Glad to be of help!

One of the advantages of using the vacola system is that you can bottle the fruit whole if you want to and it is good enough quality if you are putting jam into the jars, you just need to fill em up and seal em 8) .

I have bottled peaches, pineapple and did some mucking around with veggies. The peaches were peeled, stoned (ie stone removed, no drugs around here! :shock: ) and then bottled in sugar syrup. place tem in the bottles cut side down, put on the lids and clips (rubber rings assumed to be in place) then stick em in the striliser and boil for 10 minutes than allow to stand for 40 minutes in the hot water or bring to77c and process for 2 hours. The lower temperature tends to give a better product :mrgreen: .

what sort of fruit do you have access to?

Nev
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Post: #1048 Andy Hamilton
Fri Feb 18, 2005 11:16 pm

Hello skerby,

Welcome to the site. If you feel like telling us a bot more about yourself then please post in the say hello section. You really do not have to if you do not want to and you are welcome just to keep asking for advice. :andy:
First we sow the seeds, nature grows the seeds then we eat the seeds. Neil Pye
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Post: #2492 catalyst
Mon May 02, 2005 11:20 am

we bottle a lot of our surplus stuff, re-using the jars that we buy in the winter when the garden doesn´t feed us.

unfortunately, what happens as we get better at this self-suff lark? our harvests will grow, and we wont need to buy food in jars, so eventually we´ll run out of used jars and HAVE to buy new...

A CONUNDRUM..... :?

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Post: #2498 Wombat
Mon May 02, 2005 12:09 pm

Yep!

Have you considered drying? :cheers:

One of the problems that I have with large scale bottling is the energy consumed. As previously mentioned, buying made-for-purpose bottling bottles is one way out, but you usually still need to buy one-shot lids, seals or both! :cry:

Nev
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Post: #2515 catalyst
Mon May 02, 2005 8:09 pm

yep... we dry tomatoes, peppers, courgettes, apples and pears (dried pears are the best), with the sun, oh and of course various herbs in the shade...

and mushrooms in autumn, in the warming drawer of the range...

the worst thing about using old jars for bottling is the need to scrub them all... we don´t have running water sorted yet.... building phase 1 soon to be completed, and that will bring water to the house... so, we are seriously considering a dishwasher for jars and bottles... sounds dodgy, but they can be very energy/water efficient... and portugal´s electric is mainly hydro and wind...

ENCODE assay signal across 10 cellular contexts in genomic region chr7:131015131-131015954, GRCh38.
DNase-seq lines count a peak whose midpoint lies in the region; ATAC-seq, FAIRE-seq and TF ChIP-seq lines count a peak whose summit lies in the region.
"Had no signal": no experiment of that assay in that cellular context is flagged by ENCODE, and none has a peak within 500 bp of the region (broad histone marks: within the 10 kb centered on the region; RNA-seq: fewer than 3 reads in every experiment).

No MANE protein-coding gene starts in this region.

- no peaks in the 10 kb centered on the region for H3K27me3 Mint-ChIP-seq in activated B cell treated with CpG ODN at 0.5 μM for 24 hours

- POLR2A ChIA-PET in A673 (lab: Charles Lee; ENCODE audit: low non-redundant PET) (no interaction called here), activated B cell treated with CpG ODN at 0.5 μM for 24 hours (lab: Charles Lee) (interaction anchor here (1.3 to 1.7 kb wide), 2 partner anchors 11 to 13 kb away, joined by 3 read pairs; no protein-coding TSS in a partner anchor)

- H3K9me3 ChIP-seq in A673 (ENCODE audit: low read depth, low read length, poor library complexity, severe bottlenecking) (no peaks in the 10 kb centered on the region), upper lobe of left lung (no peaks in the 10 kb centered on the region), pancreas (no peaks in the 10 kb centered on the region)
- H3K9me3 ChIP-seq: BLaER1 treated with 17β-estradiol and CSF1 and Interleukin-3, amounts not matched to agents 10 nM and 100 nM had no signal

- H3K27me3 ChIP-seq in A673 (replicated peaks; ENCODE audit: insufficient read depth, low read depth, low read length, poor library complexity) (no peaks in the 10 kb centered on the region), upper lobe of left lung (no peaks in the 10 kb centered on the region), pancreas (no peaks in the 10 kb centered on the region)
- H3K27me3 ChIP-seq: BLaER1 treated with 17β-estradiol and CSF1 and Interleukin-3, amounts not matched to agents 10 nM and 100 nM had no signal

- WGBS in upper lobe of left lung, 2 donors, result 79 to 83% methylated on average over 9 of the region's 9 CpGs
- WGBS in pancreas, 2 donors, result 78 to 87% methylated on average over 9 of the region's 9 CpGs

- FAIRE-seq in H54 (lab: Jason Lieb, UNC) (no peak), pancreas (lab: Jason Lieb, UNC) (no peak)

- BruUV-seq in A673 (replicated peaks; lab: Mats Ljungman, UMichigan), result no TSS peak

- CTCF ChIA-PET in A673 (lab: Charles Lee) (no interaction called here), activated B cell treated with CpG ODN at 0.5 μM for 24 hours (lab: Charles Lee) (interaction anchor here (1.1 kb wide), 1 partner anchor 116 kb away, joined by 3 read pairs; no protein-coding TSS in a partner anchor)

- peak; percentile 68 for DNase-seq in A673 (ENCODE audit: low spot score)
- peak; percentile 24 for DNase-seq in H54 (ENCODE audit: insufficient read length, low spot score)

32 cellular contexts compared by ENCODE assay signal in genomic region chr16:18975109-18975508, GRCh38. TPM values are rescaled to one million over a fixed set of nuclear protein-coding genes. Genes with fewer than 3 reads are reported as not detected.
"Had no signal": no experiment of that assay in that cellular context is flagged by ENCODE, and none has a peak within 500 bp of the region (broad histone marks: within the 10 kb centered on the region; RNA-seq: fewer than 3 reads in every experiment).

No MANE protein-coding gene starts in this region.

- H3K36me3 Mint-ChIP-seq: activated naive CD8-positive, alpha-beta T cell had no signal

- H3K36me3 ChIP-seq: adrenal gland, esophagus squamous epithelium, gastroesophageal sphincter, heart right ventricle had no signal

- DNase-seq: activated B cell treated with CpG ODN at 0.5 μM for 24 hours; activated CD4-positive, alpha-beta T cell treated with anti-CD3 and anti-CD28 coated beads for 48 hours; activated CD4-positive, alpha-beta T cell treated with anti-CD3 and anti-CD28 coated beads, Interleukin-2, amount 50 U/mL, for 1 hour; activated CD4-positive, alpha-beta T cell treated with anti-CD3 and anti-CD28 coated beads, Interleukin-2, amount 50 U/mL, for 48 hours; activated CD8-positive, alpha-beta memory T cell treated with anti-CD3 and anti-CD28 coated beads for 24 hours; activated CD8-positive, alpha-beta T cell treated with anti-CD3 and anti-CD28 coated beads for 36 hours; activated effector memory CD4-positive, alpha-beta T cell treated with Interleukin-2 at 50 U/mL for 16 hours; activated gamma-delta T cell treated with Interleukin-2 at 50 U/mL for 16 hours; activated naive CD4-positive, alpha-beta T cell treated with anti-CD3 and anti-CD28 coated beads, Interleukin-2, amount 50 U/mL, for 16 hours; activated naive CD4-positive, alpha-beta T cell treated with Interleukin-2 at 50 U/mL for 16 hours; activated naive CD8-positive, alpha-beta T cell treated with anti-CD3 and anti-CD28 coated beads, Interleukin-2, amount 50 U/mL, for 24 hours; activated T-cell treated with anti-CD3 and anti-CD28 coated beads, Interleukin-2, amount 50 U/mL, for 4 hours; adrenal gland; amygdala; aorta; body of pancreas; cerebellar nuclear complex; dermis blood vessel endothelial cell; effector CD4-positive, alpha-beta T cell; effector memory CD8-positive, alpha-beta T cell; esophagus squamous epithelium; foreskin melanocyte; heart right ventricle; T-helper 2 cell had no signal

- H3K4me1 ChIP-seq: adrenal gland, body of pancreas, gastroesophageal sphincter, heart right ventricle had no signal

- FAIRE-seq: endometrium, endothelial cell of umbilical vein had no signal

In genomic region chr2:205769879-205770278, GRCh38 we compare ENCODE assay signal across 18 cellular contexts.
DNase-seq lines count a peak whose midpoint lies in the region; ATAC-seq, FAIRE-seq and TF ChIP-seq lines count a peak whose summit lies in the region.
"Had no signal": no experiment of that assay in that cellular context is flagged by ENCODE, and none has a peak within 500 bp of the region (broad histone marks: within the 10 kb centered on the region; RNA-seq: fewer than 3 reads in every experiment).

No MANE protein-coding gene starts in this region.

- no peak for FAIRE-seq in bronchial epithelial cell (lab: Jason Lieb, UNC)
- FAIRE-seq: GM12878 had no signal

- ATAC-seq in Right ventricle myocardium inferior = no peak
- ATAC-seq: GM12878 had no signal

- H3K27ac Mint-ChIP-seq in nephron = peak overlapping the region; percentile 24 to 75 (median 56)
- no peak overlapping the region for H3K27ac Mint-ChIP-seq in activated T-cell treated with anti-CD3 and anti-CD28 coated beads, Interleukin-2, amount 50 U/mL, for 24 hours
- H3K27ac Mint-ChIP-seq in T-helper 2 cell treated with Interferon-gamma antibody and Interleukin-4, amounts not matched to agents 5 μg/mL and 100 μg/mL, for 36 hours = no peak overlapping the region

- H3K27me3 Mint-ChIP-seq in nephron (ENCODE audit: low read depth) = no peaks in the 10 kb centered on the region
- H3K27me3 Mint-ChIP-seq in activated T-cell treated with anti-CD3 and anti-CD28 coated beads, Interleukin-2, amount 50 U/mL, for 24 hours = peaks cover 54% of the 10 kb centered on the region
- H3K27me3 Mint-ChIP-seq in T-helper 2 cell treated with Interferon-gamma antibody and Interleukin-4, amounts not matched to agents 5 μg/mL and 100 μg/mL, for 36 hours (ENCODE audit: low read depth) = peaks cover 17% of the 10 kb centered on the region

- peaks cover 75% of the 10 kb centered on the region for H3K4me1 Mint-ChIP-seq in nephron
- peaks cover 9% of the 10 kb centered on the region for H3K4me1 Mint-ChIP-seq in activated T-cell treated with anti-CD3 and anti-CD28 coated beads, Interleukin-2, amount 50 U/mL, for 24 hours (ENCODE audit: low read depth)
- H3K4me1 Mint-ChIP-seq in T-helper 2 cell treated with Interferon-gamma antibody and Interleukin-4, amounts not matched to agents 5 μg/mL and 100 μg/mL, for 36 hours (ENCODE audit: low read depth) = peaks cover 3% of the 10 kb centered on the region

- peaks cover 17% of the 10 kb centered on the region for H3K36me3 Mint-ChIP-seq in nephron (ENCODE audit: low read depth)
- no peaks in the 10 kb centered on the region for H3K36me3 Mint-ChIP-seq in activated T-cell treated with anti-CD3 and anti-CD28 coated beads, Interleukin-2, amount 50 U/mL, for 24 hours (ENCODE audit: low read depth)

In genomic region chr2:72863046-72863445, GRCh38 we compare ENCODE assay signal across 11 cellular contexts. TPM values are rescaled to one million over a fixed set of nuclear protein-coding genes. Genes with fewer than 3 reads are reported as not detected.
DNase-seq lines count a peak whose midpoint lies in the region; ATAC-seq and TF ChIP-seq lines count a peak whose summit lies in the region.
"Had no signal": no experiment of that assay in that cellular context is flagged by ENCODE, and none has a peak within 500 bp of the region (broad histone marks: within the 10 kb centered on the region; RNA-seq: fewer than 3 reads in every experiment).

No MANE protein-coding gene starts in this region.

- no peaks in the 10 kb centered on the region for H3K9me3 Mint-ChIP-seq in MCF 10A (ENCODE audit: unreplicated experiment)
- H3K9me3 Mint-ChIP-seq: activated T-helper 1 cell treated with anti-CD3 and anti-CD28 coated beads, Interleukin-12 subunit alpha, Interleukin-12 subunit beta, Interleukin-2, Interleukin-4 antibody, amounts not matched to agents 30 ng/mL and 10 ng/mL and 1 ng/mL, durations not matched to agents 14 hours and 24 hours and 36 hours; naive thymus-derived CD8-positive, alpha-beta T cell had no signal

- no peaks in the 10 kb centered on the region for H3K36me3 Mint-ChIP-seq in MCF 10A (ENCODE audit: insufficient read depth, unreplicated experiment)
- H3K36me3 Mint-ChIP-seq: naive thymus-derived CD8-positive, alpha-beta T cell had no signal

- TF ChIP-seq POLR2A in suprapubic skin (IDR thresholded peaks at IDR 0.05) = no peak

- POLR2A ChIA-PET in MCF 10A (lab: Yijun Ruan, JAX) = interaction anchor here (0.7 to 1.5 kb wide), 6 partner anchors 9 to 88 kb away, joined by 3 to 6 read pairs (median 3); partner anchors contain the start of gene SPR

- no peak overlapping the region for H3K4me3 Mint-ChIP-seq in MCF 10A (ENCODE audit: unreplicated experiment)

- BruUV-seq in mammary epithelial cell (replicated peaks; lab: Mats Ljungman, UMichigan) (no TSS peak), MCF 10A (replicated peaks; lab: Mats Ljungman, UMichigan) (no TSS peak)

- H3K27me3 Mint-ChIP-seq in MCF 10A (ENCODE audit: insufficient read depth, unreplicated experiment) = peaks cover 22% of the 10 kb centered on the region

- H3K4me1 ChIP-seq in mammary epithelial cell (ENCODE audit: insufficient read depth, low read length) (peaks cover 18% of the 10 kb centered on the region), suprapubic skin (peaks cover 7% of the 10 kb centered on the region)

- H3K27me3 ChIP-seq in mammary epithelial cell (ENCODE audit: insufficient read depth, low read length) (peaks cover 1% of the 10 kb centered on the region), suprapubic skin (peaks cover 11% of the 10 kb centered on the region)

i guess we mainly make various ratatouille type slops, to add to beans and stuff in the winter...

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Post: #2517 Chickenlady
Mon May 02, 2005 8:58 pm

I have been most encouraged by this thread (apart from the odd argument in the middle from somebody with grumpy old man syndrome!). I bought a load of kilner jars cheaply when I was in France and was all set to do some bottling, but was put off by all the warnings about botulism so just stuck to my jam and chutney making.

It was fruit I was most interested in bottling, so now I know that it is veg that will make you ill I will have a go at bottling some of my currants. Having said that, I had a friend who successfully bottled her own ratatouille for years!

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Post: #2524 Wombat
Mon May 02, 2005 9:35 pm

I hesitate to use the term, but I suspect that all that is needed is a bit of common sense. Be scrupulous in your hygiene, use enough heat for the required time and if the stuff looks a bit dodgey when you want to use it, toss it out instead!

Nev
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Post: #3300 ina
Tue May 24, 2005 10:28 pm

You are right, Nev. It's just so hard to toss out stuff that you spent so much time and effort on...

Veg is just as easy and safe to bottle as fruit, it just takes a lot longer. If I remember right, my mum used to boil green beans for about 2 hours or so - I think freezing is probably more energy efficient than that! But I very successfully bottled veggie pasta sauce last year, in jam jars, a perfect single portion, and great "fast food". It was fully cooked before I filled the jars, and then took 30 minutes of boiling.

I get plenty of empty jam jars from friends, and all jars with lids that look dodgy get relegated to the garden, as a slug container - but that should be a different forum...